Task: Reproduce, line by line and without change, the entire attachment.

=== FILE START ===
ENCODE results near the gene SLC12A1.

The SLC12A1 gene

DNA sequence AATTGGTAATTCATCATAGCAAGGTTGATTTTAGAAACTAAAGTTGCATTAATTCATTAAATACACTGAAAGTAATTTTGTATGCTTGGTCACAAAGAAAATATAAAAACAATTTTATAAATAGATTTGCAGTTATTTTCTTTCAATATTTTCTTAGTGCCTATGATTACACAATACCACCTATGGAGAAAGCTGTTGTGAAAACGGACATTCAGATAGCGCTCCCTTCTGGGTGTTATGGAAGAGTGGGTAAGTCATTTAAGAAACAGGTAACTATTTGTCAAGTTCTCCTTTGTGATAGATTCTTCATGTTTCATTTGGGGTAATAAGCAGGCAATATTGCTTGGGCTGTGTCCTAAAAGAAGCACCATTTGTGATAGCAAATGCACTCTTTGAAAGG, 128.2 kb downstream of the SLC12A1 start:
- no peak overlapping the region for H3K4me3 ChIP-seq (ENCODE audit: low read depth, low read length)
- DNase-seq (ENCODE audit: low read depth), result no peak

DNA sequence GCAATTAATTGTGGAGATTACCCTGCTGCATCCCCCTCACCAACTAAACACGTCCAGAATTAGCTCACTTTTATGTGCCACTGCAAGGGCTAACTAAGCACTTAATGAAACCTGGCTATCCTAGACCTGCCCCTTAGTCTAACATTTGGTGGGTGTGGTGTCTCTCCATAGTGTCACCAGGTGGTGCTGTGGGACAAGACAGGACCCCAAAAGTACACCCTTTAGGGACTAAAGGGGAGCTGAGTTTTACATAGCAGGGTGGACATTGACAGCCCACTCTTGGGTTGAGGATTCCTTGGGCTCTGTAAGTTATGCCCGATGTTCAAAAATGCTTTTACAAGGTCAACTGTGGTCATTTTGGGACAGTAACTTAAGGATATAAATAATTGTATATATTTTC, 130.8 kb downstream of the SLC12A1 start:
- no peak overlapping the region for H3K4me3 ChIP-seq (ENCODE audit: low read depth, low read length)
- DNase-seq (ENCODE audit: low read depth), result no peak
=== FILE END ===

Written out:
ENCODE results near the gene SLC12A1.

The SLC12A1 gene

DNA sequence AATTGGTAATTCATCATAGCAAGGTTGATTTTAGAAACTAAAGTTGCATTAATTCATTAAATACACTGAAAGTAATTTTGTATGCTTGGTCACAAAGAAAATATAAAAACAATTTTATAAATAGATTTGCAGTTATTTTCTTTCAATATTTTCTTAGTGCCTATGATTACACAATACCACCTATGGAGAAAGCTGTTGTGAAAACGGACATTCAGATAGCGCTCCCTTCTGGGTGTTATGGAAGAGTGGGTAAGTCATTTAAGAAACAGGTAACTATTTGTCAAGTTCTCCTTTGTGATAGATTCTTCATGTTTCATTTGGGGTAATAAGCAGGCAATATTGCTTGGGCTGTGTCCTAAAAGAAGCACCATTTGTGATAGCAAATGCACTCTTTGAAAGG, 128.2 kb downstream of the SLC12A1 start:
- no peak overlapping the region for H3K4me3 ChIP-seq (ENCODE audit: low read depth, low read length)
- DNase-seq (ENCODE audit: low read depth), result no peak

DNA sequence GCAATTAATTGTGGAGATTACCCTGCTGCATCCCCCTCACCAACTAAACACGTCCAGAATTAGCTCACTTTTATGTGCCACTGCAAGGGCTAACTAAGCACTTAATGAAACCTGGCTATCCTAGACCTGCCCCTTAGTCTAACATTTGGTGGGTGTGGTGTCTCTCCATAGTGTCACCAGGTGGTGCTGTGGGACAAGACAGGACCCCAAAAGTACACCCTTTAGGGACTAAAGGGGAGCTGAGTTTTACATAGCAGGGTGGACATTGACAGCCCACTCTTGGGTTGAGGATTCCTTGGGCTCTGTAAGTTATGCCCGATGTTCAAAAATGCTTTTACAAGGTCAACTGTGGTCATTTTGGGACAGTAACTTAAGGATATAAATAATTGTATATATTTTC, 130.8 kb downstream of the SLC12A1 start:
- no peak overlapping the region for H3K4me3 ChIP-seq (ENCODE audit: low read depth, low read length)
- DNase-seq (ENCODE audit: low read depth), result no peak